A long long time
go in the 1960s and in a country far far away the Conservative party under
Harold Macmillan was the government of the day in the United Kingdom. The
Secretary of State for War was John Profumo and he was married to an actress by
the name of Valerie Hobson. The Soviet Naval Attaché was Yevgeny ‘Eugene”
Ivanov and living in London at the same time as these two was a girl called
had a relationship with Profumo and Ivanov. This was the era of the Cold War
and the potential ramification in terms of national security finally led to the
resignation of Profumo on June 5 1963 and the resignation of Prime Minister
Harold Macmillan in October of the same year.
But those were
the days when Politicians were expected to do the right thing and they did!
Here in Malaysia I was surprised to learn recently that our Tunku had a Chinese
wife we did not even know about….well at least I did not know about it until
recently. But then Tunku was a bon vivant “a person devoted to refined sensuous
enjoyment (especially good food and drink)” and by now this was just one more
story that made him a lovable rouge in a time when life was to be enjoyed.
remembered a time when I did not enjoy life in Malaysia. As we say one of
life’s finest pleasure is food and this we have plenty of at prices too
ridiculous to contemplate now that I am in Adelaide! In KL the Nasi Dagang in
Kampong Baru, the Curry Puff at See Kee in Jalan Jati in Imbi and the
gastronomic spread of food available in Bangsar are wonderful memories that
will never leave me. And it is just not the eating of these foods that I enjoy…
it is the whole experience of arriving at the destination, the getting of these
wonderful delicacies and the actual consumption of them that blows my mind
every time it happens.
And then there
were the friends and acquaintances I had. The See Kee curry puff vendor always
had a word he wanted to have with me. Not to discuss MCA’s latest folly but
just a “Lu punya bini mana?” or “Saya punya anak sudak balek” …telling me that
his son was back from his studies in overseas.
The mamak at
Mahbub in Lucky Gardens, Bangsar was an import from either India or Bangla…I am not too sure
which because his Malay was getting better by the day. He knows what I want
when I go to the Briayani section but he still asks if I want the legs or the
breast – and I always tell him the same thing…”kaki” and remind him that I
wanted extra pappodam……and despite being a regular he will still charge me the
extra 50 cents for the pappodam! But I am getting carried away with my memories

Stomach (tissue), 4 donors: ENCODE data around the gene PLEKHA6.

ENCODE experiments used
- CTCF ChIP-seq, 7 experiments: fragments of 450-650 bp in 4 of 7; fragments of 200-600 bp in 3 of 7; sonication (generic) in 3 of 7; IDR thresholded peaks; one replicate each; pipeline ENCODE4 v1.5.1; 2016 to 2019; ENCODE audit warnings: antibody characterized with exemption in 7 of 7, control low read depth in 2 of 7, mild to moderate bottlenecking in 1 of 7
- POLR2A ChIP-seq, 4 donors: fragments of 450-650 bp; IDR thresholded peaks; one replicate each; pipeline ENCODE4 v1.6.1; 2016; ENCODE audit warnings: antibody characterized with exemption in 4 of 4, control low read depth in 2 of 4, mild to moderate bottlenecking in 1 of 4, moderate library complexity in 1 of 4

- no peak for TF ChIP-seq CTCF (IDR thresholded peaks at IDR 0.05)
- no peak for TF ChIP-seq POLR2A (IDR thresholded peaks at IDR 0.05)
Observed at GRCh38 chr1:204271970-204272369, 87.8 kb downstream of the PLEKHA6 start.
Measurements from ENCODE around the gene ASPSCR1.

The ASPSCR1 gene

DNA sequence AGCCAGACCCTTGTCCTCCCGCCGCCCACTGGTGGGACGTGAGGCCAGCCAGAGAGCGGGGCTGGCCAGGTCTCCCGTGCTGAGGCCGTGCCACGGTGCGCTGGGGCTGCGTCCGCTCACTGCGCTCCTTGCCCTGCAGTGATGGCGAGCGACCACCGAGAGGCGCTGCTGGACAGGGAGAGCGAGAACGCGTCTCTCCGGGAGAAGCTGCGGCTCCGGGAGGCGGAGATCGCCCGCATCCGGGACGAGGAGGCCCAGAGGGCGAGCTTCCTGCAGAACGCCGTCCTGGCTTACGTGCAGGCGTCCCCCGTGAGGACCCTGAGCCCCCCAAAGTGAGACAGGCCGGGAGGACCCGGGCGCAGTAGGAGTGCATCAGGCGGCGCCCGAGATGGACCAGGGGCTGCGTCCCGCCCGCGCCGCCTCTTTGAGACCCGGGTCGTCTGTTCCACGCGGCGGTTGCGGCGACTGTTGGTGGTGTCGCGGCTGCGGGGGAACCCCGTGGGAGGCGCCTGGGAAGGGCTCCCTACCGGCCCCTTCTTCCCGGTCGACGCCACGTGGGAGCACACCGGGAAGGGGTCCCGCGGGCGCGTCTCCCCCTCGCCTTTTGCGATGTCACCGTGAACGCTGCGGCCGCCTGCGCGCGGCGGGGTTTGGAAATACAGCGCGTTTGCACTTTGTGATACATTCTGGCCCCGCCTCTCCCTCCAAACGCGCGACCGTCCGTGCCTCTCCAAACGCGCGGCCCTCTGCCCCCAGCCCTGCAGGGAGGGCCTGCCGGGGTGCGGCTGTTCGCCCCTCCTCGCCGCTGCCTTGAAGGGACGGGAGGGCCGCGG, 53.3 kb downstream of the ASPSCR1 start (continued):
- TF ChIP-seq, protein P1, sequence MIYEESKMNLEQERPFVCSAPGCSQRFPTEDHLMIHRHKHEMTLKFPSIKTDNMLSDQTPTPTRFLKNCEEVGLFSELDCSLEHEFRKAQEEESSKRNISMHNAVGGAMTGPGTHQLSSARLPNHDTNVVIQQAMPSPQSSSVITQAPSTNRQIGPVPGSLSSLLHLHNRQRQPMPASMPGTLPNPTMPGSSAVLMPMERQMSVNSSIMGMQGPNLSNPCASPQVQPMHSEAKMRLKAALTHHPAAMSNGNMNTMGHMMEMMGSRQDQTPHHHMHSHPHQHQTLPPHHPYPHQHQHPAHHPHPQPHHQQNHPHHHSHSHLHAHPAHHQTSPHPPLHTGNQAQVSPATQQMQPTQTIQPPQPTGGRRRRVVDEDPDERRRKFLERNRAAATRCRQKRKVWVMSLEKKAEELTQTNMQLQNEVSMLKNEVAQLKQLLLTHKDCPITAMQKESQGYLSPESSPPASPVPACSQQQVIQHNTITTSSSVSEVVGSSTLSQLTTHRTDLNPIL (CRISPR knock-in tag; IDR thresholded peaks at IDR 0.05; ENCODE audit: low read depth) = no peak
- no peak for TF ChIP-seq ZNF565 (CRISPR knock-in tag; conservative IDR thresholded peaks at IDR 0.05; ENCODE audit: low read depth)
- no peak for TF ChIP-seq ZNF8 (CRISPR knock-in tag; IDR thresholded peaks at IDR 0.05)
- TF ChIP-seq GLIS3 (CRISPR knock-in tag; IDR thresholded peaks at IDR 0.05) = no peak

…back to life in KL.
As I have said,
most of the time I spent in KL was good until the last time I went back to KL
to visit and stayed for many years until 2007. I sense a change amongst the
Malays. What was once keen competition for business amongst the Malays now was
a do or die struggle to survive. You need big money to live comfortably in KL.
Big money can only be got with big projects. And the business was no longer
falling into our Bumiputra laps…we had to go and get it from other Bumiputras.
Keenness became a ‘take no prisoners’ mentality. You use whatever advantage you
have to secure business. Contacts, politics, school mates….and most of all
money was used in abundance to secure projects. Now I knew what the Chinese had
to face when doing business and their plight must have been more desperate then
me – a privileged Malay.
And yet I saw
that Naza motors in Bangsar was selling top of the range Mercedes. And it seems
that they were doing well. The cars lining up outside BSC up on the hill were
the cream of the luxury cars – top of the range with drivers and servants
galore helping their masters and mistresses into their waiting chariot. Life
must be good for them. But that was BSC before ...not what it is now!
But whenever I
went to immigration at Damansara to get an extension for my family’s stay in
Malaysia I came face to face with the ugly Malaysians. The immigration officers
who became our nightmare from hell. We are faced with a minimum wait of at
least three to four hours or more every time we went there. And these civil
servants were unable to understand that we, the public, were their reason for
being there. But they tried to be polite. They tried to be courteous and there
was a semblance of a system of a first come first serve basis but the heart of
those working there was simply not in what they were doing. The Malays treated
the Malays okay but the other races were being made to understand that they
should just be grateful that they were being served. Every time we go through
the whole process I silently told myself “not again…..never again” and always
we still had to front up at immigration every three months to get that
extension…and my wife first came to Malaysia in 1973!
I know that for
myself when I finally left KL in 2007 to return to Adelaide I was so grateful
to have the plane leave KLIA that I let out a sigh of relief! I remember the
feeling well because for the first time I felt that I would not want to return
to KL…because I know that those carefree days will never return. Not with the
way things are in KL now!